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This article is from the Dictionary of North Carolina Biography, 6 volumes, edited by William S. Powell. Copyright ©1979-1996 by the University of North Carolina Press. Used by permission of the publisher. For personal use and not for further distribution. Please submit permission requests for other use directly to the publisher.

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Hepburn, James

by Robert J. Cain, 1988; Revised by Jared Dease, Government and Heritage Library, December 2022

ca. 1752–May 1798

James Hepburn, Loyalist merchant, attorney, politician, and planter, was born in Scotland. The year and circumstances of his migration to America are unknown, but prior to 1772 he was a clerk for the firm of Alston, Young, and Co., merchants trading extensively in Virginia and North Carolina. In 1771 he entered into partnership with Joseph Montfort, treasurer of the northern district of North Carolina, and Robert Nelson, merchant, as Hepburn, Nelson, and Co., for trading on the Cape Fear River. In 1771 or 1772 Hepburn went to London and purchased goods for the company, but the venture was unsuccessful and in 1774 the firm was dissolved. Hepburn had by then achieved sufficient local prominence to be appointed, in April 1774, justice of the peace for Cumberland County. Also in that year he was licensed as an attorney and qualified in the courts of Cumberland, New Hanover, and Halifax counties.

Hepburn's Loyalist sympathies were in evidence as early as July 1775, when Governor Josiah Martin considered him reliable enough to furnish wagons to transport the records of Lord Granville's land office to safety. In the same month the Wilmington Committee of Safety denounced him in the strongest terms as a traitor to American liberties. The following month he petitioned the committee to be restored to favor, and was ordered to sign the association not to engage in trade with England. Within a few weeks he took his seat as a delegate from Campbellton to the Third Provincial Congress convening at Hillsborough on 20 August. He signed the test and was appointed to several committees, including one charged with securing the support of Scottish immigrants.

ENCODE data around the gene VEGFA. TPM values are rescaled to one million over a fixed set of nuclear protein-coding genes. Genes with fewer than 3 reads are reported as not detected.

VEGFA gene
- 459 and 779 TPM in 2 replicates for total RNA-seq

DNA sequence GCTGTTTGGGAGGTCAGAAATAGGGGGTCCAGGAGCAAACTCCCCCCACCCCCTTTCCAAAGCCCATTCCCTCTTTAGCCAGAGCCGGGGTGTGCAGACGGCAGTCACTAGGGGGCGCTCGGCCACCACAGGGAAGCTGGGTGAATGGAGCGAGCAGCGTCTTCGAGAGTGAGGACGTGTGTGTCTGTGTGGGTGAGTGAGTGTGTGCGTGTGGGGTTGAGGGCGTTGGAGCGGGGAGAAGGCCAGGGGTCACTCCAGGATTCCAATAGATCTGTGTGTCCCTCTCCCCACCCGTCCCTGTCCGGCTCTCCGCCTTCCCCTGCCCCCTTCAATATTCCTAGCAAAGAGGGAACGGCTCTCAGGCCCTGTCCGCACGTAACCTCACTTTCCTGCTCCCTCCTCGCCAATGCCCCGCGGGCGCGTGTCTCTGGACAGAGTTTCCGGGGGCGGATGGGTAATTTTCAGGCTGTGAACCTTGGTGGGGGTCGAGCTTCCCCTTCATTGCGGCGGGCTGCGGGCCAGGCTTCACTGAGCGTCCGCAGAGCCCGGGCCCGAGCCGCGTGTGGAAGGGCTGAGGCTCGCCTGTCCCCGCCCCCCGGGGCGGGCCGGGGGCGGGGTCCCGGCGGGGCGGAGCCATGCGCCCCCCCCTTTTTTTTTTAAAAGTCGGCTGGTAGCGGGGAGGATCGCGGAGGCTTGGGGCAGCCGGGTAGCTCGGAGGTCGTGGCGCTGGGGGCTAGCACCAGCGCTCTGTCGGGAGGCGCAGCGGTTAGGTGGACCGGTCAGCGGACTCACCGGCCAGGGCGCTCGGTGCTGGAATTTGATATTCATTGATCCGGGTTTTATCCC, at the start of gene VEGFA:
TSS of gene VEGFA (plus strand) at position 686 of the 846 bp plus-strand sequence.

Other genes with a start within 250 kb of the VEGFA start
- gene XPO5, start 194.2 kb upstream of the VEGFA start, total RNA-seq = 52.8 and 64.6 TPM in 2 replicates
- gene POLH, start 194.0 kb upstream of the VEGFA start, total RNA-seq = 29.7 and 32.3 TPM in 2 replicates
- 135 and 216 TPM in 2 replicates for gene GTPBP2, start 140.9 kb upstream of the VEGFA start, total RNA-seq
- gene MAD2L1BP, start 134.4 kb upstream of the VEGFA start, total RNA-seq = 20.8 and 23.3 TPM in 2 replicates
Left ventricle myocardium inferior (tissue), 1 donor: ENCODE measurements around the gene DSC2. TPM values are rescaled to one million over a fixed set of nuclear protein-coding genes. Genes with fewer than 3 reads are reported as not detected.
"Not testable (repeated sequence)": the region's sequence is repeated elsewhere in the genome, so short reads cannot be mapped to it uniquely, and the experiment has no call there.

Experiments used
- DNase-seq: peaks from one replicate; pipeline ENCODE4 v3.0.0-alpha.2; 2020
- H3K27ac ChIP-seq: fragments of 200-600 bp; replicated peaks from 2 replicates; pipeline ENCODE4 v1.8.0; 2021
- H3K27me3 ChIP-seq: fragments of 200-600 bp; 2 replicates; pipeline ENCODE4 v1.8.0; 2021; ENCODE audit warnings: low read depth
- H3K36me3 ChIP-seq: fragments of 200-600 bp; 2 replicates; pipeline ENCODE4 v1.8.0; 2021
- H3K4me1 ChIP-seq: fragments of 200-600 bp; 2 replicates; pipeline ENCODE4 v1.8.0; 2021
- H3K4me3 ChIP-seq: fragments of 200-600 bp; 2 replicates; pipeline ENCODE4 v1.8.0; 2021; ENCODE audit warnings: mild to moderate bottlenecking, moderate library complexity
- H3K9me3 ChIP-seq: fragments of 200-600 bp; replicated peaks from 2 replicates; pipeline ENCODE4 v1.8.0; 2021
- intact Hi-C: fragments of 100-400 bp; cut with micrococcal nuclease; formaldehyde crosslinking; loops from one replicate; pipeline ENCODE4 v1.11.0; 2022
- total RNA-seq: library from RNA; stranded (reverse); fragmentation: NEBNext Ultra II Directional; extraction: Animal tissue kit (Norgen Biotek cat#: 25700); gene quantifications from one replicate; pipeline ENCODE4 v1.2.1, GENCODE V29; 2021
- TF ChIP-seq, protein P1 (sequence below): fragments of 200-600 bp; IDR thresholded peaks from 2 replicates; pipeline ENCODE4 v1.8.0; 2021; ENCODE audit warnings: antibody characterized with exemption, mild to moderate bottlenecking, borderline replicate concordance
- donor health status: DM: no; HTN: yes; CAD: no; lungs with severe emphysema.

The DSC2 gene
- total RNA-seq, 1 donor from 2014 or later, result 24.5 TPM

His adherence to the patriot cause was of short duration. In February 1776, he took part in the Moore's Creek Bridge campaign as secretary to Donald MacDonald. Before the battle he was sent under a flag of truce to demand Richard Caswell's surrender, and reported back to MacDonald that the patriot position could be attacked. After the battle he was imprisoned successively at Halifax, Charlotte, Salisbury, and again at Halifax.

In September 1778 Hepburn appeared in New York City, where he was licensed to practice law, and remained there until at least November 1779. By June 1780, shortly after the capture of Charleston by the British, he had established himself in that city as a public notary and attorney. When Governor Thomas Burke of North Carolina was imprisoned on James Island near Charleston in November and December 1781, Hepburn was among several prominent Loyalists from North Carolina who attempted unsuccessfully to obtain for him a parole within American lines.

When the British evacuated Charleston in December 1782, Hepburn was among the large number of Loyalists who went to St. Augustine. He was befriended by the governor of East Florida, Patrick Tonyn, and received appointments as proctor of the court of vice-admiralty, attorney general, and member of the council of the province.